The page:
What would you like to search for?

Our News

Umlibo artwork becomes teaching resource on climate change

Umlibo, a community climate change advocacy artwork, is being used to create lesson plans for high school learners to get them talking, thinking and learning about climate impacts and sustainable livelihoods.

Umlibo is an exquisite artwork which tells the story of climate impacts on a small coastal community, and the sustainable forms of livelihood that are building resilience in that same community. The colourful embroidery began its life in the tiny rural village of Hamburg in the Eastern Cape, and then received high praise at its unveiling in the centre of Cape Town before being displayed at the South African pavilion at the international climate meeting, COP28, in Dubai in December 2023.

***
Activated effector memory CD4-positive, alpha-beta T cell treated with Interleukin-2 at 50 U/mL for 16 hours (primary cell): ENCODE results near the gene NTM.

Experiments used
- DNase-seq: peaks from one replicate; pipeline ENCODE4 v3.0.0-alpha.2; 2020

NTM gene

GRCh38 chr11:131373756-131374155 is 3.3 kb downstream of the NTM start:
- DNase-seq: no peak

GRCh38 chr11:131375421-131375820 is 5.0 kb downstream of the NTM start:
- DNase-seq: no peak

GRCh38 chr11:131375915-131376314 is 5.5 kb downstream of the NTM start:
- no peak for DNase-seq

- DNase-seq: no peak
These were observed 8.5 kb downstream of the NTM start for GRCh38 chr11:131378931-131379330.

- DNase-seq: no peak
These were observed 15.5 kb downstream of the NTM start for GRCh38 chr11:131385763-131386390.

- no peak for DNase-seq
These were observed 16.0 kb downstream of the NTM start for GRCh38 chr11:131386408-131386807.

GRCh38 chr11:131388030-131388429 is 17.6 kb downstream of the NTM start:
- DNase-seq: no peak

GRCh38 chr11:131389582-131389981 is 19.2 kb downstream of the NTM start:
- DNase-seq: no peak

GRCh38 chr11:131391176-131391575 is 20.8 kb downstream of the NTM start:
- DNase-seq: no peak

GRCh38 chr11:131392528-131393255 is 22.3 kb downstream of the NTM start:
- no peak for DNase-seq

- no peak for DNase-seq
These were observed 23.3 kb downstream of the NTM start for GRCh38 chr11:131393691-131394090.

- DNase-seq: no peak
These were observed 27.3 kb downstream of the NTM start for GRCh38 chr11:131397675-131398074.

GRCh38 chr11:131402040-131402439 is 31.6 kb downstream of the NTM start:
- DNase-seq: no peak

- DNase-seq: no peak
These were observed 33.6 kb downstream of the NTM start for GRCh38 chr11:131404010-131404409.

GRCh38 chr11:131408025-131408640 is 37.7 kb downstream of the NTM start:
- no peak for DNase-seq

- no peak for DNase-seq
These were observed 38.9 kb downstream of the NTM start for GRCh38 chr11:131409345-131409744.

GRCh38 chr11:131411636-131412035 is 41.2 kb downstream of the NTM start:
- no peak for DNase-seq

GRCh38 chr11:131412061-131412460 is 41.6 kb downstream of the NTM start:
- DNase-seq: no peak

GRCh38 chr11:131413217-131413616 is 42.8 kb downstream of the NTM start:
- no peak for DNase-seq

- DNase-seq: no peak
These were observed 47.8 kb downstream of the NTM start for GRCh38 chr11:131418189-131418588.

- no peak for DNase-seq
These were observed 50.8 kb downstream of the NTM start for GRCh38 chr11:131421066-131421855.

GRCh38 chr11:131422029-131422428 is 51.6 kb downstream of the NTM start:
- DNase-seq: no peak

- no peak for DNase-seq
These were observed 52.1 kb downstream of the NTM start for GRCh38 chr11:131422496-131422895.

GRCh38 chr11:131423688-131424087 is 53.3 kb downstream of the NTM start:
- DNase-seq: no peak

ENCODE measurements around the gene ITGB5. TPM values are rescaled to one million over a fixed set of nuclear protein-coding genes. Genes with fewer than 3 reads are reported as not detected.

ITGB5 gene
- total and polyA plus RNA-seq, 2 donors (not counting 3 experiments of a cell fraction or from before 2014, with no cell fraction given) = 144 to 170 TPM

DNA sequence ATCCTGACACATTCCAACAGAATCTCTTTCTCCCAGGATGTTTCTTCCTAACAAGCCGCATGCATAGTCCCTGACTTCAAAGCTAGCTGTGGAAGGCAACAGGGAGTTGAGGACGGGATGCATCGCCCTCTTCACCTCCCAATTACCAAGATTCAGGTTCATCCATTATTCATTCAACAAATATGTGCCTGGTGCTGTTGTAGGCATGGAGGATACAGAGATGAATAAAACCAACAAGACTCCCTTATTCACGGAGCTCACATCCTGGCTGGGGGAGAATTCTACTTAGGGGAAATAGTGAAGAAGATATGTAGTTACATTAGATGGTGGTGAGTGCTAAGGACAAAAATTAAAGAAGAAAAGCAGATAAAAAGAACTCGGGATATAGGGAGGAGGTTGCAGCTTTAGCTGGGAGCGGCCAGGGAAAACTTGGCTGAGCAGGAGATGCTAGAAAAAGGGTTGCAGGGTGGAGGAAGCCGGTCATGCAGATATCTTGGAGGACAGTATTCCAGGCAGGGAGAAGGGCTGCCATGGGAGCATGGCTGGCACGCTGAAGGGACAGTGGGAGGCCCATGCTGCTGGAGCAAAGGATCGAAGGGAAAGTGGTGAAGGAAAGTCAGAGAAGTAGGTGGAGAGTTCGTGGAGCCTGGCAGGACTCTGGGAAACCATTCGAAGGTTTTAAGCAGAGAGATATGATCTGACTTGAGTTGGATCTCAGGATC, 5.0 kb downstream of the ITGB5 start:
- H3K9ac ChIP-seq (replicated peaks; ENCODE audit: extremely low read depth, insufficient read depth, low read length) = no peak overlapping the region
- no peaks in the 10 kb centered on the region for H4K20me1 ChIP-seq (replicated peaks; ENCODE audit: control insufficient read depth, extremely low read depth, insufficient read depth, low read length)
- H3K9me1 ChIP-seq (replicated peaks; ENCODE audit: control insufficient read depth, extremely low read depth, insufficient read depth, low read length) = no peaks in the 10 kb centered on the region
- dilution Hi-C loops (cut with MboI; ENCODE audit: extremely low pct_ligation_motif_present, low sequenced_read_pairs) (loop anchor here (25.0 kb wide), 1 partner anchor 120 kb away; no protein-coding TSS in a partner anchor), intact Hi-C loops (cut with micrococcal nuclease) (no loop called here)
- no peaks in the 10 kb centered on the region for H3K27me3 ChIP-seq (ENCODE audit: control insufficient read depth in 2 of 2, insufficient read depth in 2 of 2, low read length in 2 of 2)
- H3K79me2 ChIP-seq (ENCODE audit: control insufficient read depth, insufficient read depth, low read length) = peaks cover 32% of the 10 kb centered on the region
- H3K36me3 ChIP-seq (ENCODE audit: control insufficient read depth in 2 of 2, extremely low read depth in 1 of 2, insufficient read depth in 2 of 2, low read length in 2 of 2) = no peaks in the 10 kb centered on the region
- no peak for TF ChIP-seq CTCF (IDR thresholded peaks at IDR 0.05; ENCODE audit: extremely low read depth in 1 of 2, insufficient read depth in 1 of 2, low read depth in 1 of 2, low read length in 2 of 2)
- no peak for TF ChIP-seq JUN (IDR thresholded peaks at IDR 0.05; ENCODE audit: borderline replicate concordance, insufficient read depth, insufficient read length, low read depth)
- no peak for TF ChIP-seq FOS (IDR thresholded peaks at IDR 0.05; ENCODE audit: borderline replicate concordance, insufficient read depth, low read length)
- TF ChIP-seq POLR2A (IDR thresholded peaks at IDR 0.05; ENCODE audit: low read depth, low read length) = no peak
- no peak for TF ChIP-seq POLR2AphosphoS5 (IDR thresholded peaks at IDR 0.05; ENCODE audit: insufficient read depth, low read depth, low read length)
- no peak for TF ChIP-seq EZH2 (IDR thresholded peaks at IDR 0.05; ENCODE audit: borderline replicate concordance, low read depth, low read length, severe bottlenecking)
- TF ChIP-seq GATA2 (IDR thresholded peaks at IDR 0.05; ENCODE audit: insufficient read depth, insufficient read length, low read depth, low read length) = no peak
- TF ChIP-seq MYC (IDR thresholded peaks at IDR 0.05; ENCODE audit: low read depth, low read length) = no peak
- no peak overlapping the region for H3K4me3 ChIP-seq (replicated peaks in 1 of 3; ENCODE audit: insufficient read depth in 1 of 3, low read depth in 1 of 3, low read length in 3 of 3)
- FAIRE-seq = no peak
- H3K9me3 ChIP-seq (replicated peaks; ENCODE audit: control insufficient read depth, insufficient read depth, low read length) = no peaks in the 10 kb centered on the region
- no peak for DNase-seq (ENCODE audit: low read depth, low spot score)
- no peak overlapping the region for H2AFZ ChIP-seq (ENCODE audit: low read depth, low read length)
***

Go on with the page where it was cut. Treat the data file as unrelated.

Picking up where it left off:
The 43 artists who created the artwork shared their own personal stories which now form a rich text in the form of a booklet which also includes a collection of photographs of their lives and the artwork itself.

To give high school learners a chance to use the tapestry as a learning platform for climate change, WWF has created a set of four lesson plans which are free to download and which can be used in the classroom along with the booklet itself. The booklet is available in hard copy from WWF’s offices in Newslands, Cape Town, or can be downloaded free of charge.

The lesson plans can be downloaded and printed for free, or simply downloaded and used in their digital format by high school teachers or anyone training youth on the topics of climate, environment and sustainable livelihoods.

Download teaching materials here:
Umlibo booklet
Umlibo lesson plans: a resource for teachers and trainers

Kwandi Paliso, one of the artists, in front of a section of Umlibo.

Share This!

Help us spread the message